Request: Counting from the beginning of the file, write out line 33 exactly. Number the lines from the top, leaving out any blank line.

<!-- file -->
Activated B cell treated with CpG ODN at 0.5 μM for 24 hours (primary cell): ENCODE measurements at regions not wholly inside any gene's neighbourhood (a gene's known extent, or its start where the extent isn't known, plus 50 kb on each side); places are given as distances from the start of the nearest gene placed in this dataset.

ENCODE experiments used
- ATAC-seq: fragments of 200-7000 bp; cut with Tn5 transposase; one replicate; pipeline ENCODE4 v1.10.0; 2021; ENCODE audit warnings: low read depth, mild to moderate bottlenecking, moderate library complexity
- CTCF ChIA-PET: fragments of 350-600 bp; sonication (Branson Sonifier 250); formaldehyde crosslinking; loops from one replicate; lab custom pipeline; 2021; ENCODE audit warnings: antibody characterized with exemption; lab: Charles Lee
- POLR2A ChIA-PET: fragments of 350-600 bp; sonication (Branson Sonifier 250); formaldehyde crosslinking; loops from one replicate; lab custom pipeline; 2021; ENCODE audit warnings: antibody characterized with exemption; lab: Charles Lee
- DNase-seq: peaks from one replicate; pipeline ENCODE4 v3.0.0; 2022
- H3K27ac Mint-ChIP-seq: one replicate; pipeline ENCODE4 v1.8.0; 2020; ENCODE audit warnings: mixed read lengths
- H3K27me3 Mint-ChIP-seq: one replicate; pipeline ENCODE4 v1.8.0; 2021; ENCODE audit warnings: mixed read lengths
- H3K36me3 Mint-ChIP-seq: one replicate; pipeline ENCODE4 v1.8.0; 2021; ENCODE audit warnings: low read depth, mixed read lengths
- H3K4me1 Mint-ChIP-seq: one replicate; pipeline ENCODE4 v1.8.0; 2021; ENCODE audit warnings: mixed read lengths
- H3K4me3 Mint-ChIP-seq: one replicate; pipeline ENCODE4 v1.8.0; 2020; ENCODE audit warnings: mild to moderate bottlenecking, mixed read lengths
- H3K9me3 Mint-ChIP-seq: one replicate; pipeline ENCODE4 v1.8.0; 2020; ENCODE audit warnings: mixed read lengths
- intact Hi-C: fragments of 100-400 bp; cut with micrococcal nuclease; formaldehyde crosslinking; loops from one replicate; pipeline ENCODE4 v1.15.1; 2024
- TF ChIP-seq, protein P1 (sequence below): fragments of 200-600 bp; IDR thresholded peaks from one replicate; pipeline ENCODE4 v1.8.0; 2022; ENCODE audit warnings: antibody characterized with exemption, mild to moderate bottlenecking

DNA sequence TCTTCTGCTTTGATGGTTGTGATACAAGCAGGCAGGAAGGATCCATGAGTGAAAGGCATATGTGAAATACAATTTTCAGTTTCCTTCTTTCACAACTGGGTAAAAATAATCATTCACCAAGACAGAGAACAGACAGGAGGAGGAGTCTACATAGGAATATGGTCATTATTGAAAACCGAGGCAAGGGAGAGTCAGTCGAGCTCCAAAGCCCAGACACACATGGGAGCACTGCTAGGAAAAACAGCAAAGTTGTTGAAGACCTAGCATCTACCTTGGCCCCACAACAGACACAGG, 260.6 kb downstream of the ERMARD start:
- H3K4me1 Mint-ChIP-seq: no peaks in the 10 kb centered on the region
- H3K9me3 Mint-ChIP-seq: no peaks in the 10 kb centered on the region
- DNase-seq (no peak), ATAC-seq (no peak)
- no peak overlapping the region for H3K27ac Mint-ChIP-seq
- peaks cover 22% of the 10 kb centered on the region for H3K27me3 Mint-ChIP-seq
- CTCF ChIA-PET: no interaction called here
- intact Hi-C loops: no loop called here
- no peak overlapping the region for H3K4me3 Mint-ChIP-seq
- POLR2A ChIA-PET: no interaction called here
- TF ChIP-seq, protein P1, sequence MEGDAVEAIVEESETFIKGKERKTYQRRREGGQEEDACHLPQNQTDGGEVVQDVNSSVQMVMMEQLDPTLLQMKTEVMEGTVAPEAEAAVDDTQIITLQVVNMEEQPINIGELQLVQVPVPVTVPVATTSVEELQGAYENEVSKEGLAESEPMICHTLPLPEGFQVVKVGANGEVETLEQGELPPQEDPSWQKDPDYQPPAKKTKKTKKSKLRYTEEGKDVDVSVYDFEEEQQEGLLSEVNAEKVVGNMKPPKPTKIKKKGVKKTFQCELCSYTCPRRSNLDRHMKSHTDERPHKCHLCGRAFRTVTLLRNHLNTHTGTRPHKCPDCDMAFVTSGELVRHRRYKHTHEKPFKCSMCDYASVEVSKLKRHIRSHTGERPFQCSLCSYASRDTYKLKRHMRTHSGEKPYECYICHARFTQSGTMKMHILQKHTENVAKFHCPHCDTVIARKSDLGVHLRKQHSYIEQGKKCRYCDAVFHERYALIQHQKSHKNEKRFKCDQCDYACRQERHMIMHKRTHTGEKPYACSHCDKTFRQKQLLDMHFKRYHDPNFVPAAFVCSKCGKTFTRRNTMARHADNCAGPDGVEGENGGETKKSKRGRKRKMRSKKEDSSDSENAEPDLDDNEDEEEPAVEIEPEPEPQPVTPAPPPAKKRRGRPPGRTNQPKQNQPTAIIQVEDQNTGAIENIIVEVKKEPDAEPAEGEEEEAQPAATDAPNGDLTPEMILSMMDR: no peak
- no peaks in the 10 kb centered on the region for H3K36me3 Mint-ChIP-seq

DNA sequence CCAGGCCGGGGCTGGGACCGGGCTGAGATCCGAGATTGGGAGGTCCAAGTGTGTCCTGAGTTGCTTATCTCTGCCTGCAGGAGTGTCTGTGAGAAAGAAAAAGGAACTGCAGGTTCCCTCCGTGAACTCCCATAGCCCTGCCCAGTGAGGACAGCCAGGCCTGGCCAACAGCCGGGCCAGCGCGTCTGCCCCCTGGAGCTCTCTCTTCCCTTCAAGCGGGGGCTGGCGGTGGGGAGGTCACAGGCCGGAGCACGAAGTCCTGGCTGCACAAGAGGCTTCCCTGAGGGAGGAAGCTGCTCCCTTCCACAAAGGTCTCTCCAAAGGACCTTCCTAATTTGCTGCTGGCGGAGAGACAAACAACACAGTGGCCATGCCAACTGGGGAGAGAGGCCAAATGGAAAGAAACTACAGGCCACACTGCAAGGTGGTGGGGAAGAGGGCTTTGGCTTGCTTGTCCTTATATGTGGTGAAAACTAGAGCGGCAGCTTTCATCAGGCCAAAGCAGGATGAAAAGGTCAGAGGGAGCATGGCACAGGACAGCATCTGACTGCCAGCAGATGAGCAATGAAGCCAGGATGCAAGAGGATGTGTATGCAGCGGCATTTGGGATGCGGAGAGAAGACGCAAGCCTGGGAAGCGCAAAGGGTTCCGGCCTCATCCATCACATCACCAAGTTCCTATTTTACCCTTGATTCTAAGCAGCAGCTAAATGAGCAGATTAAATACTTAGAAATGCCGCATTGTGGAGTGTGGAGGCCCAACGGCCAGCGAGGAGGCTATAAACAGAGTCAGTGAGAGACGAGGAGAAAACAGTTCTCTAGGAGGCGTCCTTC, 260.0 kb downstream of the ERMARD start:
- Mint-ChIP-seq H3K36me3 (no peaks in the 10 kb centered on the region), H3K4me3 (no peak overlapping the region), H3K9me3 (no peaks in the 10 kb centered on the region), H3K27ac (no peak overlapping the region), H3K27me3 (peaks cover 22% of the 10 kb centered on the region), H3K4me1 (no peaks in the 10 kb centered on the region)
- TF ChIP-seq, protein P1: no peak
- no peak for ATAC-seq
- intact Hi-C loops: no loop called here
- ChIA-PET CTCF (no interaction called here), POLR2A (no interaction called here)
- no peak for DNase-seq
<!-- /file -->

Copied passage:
- no peak for DNase-seq